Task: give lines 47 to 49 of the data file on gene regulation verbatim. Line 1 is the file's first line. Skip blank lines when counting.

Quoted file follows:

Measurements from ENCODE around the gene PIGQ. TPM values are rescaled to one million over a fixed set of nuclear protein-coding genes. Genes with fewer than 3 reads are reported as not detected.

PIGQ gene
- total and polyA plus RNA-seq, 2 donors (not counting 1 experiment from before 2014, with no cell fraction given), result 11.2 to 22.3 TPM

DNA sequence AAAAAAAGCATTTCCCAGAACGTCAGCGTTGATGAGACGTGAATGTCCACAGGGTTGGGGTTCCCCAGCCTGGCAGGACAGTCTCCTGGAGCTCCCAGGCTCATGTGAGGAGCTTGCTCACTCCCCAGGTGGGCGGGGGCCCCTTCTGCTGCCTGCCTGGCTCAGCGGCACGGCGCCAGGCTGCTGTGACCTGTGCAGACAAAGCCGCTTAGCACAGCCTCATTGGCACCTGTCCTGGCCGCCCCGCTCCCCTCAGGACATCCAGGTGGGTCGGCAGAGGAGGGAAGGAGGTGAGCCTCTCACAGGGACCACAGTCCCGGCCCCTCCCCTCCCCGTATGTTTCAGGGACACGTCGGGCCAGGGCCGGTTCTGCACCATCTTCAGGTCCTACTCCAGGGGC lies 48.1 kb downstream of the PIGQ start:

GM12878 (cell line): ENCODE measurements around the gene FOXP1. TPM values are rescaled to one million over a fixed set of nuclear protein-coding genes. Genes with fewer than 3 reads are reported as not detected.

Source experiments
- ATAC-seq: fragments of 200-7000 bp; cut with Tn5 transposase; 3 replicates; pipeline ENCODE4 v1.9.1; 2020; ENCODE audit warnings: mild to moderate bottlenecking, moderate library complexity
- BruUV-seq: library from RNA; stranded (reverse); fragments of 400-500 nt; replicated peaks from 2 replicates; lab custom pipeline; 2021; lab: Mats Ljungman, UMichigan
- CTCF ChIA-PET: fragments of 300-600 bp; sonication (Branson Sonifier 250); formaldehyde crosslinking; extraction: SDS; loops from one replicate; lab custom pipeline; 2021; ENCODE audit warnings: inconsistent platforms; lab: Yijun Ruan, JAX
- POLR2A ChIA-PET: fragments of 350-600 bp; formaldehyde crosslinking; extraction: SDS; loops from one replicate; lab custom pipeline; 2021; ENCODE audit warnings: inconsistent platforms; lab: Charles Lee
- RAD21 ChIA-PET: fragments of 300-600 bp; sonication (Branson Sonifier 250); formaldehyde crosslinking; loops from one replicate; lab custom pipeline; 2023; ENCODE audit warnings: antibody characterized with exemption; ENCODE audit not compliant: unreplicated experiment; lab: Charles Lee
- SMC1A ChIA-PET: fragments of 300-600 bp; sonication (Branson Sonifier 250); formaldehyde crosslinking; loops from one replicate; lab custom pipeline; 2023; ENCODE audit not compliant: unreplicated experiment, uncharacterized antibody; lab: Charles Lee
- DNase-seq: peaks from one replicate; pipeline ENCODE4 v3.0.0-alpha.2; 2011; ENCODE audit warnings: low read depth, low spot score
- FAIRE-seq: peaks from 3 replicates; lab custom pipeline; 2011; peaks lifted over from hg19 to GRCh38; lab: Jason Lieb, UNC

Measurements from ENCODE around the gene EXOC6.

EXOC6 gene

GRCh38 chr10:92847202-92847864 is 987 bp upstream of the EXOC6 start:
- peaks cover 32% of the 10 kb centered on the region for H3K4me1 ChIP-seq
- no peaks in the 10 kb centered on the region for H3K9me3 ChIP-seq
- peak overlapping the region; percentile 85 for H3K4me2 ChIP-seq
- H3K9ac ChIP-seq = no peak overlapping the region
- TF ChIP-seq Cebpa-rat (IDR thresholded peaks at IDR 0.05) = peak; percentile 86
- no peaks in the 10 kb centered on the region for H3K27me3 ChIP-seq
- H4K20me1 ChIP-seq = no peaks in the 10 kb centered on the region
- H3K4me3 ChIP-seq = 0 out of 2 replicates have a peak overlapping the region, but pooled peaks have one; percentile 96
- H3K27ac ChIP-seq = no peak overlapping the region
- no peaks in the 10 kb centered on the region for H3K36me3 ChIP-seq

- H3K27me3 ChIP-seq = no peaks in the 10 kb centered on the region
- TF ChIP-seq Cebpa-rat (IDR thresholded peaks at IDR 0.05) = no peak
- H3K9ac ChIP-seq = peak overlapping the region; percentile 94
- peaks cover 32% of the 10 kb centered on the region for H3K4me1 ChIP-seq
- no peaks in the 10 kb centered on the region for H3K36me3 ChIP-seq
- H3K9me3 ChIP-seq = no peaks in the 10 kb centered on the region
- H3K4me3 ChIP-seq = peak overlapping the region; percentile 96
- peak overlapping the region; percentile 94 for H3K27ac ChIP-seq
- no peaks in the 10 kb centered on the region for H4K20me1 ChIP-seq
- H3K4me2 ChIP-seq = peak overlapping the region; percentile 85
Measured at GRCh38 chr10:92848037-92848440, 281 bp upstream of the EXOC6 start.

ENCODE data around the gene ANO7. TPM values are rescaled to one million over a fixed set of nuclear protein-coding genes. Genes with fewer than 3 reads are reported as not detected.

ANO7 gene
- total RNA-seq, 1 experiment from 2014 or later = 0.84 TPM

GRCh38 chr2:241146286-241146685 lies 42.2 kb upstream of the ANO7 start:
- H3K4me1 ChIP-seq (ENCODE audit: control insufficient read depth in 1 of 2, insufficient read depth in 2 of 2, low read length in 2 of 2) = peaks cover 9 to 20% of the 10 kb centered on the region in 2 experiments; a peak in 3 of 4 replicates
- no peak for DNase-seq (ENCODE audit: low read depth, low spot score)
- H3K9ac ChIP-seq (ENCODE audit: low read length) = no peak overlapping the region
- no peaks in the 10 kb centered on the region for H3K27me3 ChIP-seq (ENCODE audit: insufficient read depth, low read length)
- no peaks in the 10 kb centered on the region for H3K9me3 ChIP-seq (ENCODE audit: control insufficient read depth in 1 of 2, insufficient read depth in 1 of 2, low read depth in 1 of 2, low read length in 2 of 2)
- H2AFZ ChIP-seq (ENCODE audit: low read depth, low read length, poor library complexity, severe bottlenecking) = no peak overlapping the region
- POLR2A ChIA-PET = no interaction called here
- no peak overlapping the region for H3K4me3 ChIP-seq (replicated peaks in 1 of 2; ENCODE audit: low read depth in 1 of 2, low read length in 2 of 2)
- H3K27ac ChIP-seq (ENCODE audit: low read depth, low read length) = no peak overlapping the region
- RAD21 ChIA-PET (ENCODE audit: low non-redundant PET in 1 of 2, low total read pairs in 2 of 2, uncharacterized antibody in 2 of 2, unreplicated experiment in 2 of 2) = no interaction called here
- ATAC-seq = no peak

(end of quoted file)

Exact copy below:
- no peaks in the 10 kb centered on the region for H3K9me3 ChIP-seq (ENCODE audit: control insufficient read depth in 1 of 2, insufficient read depth in 1 of 2, low read depth in 1 of 2, low read length in 2 of 2)
- H2AFZ ChIP-seq (ENCODE audit: low read depth, low read length, poor library complexity, severe bottlenecking) = no peak overlapping the region
- POLR2A ChIA-PET = no interaction called here